Saturn Tessellation

…/zYvf3d …/zH8VcX …/z3Lfo8 …/zYv4uE …/542078799291306 …/769924526506731
Folding instructions: Four-Sink-Base Tessellation
Main model description: Four-Sink-Base Tessellation
Other folds and variants: Four-Sink Base Tessellation (Larger Spacing)
Paper: Elephant Hide (almost complete B1 sheet)
Type: astronomy, origami painting, pixel art (implies: figurative tessellation, figurative, natural sciences, tessellation)
Author: Michał Kosmulski
Colors: brown and beige
In albums: Models with 3D anaglyphs, Models with Pictures of Precreased Sheets, Showcase, Tessellation Examples, Works in Progress

General view (picture taken in 2019) General view (picture taken in 2015) Angled view Close-up Close-up of clean slate (Four Sink Base Tessellation) before turning on any pixels 3D anaglyph Precreased sheet Model under construction
Images are licensed under the Creative Commons Attribution-NonCommercial 4.0 International License

This tessellation is based on a 128×92 grid. Image is created from a four-sink-base tessellation by folding up some of the squares’ corners. While I’ve seen a number of designs using this molecule, I haven’t so far seen it used as a way of rendering bitmaps in paper. Since each sink-base molecule makes up four pixels, the “on” pixels are not all identical, which adds some interesting variation to the image. Certainly one could use a more complex fold to distinguish the on and off pixels, but I went for simplicity.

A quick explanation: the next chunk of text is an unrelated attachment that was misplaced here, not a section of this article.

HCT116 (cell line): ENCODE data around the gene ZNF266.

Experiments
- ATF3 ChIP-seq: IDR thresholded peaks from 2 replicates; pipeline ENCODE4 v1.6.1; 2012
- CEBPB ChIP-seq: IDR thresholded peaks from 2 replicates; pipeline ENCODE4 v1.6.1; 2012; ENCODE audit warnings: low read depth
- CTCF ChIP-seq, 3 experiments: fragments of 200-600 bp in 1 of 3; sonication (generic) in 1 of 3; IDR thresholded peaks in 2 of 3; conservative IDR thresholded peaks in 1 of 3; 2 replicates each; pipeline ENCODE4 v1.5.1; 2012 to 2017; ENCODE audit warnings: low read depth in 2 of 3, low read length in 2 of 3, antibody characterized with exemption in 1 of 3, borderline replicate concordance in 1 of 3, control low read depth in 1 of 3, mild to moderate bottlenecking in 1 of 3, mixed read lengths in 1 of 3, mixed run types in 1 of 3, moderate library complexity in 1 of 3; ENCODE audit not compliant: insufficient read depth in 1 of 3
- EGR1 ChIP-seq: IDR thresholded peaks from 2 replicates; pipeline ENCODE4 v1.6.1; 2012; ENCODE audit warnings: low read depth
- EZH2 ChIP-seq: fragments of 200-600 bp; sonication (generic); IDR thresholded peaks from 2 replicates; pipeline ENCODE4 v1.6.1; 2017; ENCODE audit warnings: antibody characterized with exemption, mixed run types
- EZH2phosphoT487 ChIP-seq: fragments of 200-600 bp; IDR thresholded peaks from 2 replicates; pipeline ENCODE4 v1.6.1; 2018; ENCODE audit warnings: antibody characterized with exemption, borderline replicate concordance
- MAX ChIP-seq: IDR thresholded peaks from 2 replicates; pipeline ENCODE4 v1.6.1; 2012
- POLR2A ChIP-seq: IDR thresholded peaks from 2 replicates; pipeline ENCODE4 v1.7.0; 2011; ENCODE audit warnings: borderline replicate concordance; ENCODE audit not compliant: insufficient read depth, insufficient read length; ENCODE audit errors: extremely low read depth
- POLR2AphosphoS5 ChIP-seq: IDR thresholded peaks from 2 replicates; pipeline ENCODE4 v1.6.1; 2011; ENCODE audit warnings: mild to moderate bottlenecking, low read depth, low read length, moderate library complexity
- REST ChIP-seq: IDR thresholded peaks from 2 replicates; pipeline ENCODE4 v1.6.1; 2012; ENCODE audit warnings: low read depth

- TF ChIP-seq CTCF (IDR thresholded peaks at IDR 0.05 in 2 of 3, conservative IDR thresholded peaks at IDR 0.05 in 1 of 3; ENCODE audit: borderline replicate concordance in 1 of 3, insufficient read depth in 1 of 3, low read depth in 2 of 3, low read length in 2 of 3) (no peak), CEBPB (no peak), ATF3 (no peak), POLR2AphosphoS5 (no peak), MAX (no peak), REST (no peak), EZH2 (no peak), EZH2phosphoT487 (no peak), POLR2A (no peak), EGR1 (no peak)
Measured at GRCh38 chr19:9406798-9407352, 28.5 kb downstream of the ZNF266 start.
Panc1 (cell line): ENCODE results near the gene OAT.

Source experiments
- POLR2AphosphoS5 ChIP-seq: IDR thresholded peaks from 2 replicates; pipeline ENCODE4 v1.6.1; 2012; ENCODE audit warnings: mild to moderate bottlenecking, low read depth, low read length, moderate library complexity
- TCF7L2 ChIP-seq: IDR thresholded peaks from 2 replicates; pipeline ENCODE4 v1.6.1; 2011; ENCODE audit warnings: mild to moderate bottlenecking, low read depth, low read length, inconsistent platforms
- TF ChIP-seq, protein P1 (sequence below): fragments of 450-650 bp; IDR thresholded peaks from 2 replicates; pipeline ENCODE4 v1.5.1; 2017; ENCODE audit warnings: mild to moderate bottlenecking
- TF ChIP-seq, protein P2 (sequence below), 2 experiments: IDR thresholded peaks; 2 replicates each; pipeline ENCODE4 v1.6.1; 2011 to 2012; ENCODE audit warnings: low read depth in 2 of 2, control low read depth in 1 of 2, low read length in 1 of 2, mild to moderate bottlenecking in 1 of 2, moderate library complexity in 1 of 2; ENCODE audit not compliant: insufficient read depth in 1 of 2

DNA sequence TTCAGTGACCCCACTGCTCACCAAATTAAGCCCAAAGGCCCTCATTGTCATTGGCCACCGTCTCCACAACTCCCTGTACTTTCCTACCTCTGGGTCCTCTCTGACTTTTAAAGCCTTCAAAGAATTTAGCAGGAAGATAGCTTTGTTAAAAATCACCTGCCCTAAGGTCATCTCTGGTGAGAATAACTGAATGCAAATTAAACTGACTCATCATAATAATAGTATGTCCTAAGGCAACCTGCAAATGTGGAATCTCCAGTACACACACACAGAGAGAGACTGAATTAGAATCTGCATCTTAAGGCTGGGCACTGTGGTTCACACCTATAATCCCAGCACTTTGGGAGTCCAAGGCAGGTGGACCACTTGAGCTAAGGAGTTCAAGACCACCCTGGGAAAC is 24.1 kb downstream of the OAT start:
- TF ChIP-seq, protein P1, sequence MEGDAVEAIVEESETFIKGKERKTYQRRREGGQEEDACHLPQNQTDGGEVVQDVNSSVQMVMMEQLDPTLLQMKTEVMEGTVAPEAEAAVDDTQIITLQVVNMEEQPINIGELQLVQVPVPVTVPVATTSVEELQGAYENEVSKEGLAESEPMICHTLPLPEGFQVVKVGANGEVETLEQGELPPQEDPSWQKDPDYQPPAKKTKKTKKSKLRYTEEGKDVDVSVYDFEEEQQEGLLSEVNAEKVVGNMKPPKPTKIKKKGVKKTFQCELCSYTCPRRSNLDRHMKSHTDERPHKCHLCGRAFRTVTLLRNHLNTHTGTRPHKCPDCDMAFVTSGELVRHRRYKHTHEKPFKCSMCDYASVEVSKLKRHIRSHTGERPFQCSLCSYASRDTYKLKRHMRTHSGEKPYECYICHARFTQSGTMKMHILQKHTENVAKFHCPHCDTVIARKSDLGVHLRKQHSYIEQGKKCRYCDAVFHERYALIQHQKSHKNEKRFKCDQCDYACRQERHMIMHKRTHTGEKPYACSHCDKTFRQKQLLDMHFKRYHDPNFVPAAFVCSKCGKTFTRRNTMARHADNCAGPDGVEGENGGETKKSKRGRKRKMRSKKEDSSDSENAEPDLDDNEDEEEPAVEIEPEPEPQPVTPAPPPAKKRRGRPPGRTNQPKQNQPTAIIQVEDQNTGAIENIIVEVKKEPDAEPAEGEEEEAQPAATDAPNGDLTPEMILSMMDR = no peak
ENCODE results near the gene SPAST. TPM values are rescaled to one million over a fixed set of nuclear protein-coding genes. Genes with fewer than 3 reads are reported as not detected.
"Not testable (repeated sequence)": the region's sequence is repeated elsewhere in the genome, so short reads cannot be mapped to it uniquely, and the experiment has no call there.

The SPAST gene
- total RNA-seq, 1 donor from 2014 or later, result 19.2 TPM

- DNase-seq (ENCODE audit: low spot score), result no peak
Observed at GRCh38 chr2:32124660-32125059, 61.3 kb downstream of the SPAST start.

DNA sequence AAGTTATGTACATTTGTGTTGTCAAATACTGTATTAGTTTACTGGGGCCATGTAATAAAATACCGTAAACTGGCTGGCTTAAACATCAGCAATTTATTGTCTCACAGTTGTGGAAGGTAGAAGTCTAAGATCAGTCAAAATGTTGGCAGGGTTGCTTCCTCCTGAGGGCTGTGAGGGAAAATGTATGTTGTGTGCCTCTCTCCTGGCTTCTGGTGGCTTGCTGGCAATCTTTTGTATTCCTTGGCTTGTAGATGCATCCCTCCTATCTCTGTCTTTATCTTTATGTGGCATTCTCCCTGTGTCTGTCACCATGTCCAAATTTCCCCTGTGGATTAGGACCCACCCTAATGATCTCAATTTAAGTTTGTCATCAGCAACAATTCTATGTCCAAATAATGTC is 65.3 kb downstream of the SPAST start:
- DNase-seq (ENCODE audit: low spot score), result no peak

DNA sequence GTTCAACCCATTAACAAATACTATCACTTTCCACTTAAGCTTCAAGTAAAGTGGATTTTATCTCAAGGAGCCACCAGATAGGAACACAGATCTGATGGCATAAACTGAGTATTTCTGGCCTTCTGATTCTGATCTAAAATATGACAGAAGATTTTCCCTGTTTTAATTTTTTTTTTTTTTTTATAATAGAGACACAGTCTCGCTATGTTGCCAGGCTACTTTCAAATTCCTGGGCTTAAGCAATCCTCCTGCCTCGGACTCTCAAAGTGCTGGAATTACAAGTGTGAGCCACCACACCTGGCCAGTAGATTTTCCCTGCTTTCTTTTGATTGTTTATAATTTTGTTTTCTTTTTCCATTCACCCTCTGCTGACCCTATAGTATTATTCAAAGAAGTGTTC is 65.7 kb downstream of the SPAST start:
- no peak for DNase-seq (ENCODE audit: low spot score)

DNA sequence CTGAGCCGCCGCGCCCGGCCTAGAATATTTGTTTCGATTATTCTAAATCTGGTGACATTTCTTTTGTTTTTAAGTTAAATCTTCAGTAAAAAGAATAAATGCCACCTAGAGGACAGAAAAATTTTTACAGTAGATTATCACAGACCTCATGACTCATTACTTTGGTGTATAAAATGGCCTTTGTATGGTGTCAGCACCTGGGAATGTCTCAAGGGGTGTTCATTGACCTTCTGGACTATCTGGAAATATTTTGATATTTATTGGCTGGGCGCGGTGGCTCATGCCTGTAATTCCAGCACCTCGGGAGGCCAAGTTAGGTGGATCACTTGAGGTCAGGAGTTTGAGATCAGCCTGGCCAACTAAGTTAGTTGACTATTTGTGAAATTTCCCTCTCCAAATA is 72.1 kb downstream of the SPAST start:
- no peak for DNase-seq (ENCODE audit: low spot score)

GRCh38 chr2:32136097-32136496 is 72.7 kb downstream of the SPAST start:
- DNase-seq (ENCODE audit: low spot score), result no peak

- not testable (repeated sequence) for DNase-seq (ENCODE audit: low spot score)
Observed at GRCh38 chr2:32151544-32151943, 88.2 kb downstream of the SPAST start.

Compared to the other approaches I’ve seen so far, such as EZ tessellation or variations on square twists, this design has the advantage of being flat. However, when one looks from the side, one can get a feeling of depth like in a woodcut or another printmaking technique: the pixels look as if eaten away from the smooth background. The anaglyph image (for viewing with red-cyan glasses) gives an idea of the depth.

Following the woodcut analogy, I tried to make a print using this tessellation (through paper in order to not discolor it) but it didn’t work out. However, I think that using origami tessellations for printing is an idea worth exploring.

One of the images shows the tessellation after folding the basic molecules but before folding any corners in order to create the image (so it’s basically a pure four-sink base tessellation at that phase).

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